For the primary outcome, which was the percentage of patients who achieved LDL-cholesterol goal attainment, 44% of patients got to target based on the 2016 guidelines compared with 24% when measured against the 2019 ESC/EAS dyslipidemia guidelines. Comparatively, 34% and 40% of patients treated in northern and western European countries, respectively, achieved the LDL target set out in the 2019 dyslipidemia guidelines.
When stratified by CVD status, 37% of primary prevention patients in central and eastern Europe reached the 2019 LDL goal compared with just 13% of secondary prevention patients. In the northern European countries, 50% and 23% of primary and secondary patients, respectively, got to goal. In western Europe, 54% and 22% of primary and secondary prevention patients, respectively, achieved the 2019 ESC/EAS LDL targets.
“When you look into the very-high-risk cohorts, we are definitely in an unfavorable situation in terms of goal attainment,” said Vrablik. “Only 13% of the [central and eastern European cohort] in the very-high-risk stratum were achieving their LDL-cholesterol goals. Also, in primary prevention, we are less successful in goal attainment compared with northern and western Europe.”
Given the poorer results, Vrablik said the data support broader access to lipid-lowering therapies, particularly PCSK9 inhibitors, in areas that are “disadvantaged” when it comes to LDL goal attainment. They would like to use these data to further discussions with authorities, payers, and other stakeholders so that combination lipid-lowering therapy, which was extremely rare in these central and eastern European countries, can be more frequently adopted.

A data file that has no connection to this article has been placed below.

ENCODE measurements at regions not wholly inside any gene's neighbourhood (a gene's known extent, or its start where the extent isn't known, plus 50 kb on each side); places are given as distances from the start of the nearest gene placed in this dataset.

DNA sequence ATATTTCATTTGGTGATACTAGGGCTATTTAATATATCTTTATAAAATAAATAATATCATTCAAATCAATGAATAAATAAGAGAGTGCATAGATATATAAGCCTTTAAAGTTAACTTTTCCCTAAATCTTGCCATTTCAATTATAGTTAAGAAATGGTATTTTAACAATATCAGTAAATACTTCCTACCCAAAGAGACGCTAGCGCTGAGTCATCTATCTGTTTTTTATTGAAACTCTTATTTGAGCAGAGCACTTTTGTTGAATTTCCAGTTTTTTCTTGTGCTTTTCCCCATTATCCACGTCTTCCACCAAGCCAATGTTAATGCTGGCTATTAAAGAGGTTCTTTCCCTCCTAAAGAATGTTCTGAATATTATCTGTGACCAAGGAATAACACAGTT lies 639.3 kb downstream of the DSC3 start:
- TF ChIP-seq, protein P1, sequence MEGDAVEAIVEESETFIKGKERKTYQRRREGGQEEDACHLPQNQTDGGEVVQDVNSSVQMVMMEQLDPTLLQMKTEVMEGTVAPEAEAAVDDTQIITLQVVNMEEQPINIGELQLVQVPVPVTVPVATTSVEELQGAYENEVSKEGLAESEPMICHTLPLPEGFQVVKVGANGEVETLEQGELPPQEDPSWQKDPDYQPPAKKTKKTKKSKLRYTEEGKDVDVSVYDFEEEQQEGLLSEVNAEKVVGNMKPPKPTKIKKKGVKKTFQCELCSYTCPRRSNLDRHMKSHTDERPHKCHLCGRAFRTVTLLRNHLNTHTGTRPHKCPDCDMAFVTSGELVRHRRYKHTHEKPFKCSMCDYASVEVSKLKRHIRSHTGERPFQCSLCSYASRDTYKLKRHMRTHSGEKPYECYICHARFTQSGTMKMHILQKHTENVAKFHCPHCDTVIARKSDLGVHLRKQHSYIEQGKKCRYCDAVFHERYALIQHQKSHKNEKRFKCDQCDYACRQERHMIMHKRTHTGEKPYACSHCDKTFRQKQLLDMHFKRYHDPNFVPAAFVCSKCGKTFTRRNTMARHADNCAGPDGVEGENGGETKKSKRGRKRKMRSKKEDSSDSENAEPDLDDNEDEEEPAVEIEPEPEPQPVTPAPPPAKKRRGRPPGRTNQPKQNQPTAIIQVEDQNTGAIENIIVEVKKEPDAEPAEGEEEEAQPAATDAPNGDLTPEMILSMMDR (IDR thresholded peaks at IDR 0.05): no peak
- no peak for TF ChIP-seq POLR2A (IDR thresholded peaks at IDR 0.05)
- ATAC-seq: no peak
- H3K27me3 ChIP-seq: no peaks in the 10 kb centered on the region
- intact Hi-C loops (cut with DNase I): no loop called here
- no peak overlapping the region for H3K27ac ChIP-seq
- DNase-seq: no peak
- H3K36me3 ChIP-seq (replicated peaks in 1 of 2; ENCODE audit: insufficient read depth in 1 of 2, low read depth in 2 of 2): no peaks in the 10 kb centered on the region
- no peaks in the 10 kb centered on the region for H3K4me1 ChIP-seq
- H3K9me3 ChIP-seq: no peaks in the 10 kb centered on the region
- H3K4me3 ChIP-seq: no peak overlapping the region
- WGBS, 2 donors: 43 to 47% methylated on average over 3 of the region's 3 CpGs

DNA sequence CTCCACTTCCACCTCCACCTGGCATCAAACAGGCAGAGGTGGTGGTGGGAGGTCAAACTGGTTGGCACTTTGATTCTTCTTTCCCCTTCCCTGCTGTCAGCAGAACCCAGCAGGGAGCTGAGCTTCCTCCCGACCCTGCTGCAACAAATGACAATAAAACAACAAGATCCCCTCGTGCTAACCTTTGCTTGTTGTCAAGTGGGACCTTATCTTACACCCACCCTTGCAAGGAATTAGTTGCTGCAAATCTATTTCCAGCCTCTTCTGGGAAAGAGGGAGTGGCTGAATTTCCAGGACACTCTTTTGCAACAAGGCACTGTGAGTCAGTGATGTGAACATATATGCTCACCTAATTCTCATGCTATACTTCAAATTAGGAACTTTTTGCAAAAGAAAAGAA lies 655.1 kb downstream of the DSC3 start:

In terms of adherence to medical therapy, Vrablik said they have not yet done a formal analysis with standardized questionnaires but noted that only patients stabilized on lipid-lowering therapy for 1 year were included in the observational study. As such, he does not think that lack of adherence affected their findings.
Jeanine Roeters van Lennep, MD, PhD (Erasmus Medical Center, Rotterdam, the Netherlands), who moderated the discussion following the EAS presentation, said that she asks patients at their specialty dyslipidemia clinic if they are still taking their medication. “I have a questionnaire, and it’s really revealing, even if you as physician think your patients are very adherent.” Vrablik agreed, saying the questionnaire with one or two simple questions is often quite effective as a stimulus for adherence and is something that should be adopted widely into clinical practice.
Vrablik M, Seifert B, Parkhomenko A, et al. Are risk-based LDL-C goals achieved in primary and secondary care in Central and Eastern Europe? Comparison with other European regions from the DA VINCI study. Presented at: EAS 2021. June 2, 2021.
- Vrablik reports honoraria from Amgen, Boehringer Ingelheim, KRKA, Sanofi, MSD, Pfizer, Novartis, and Servier.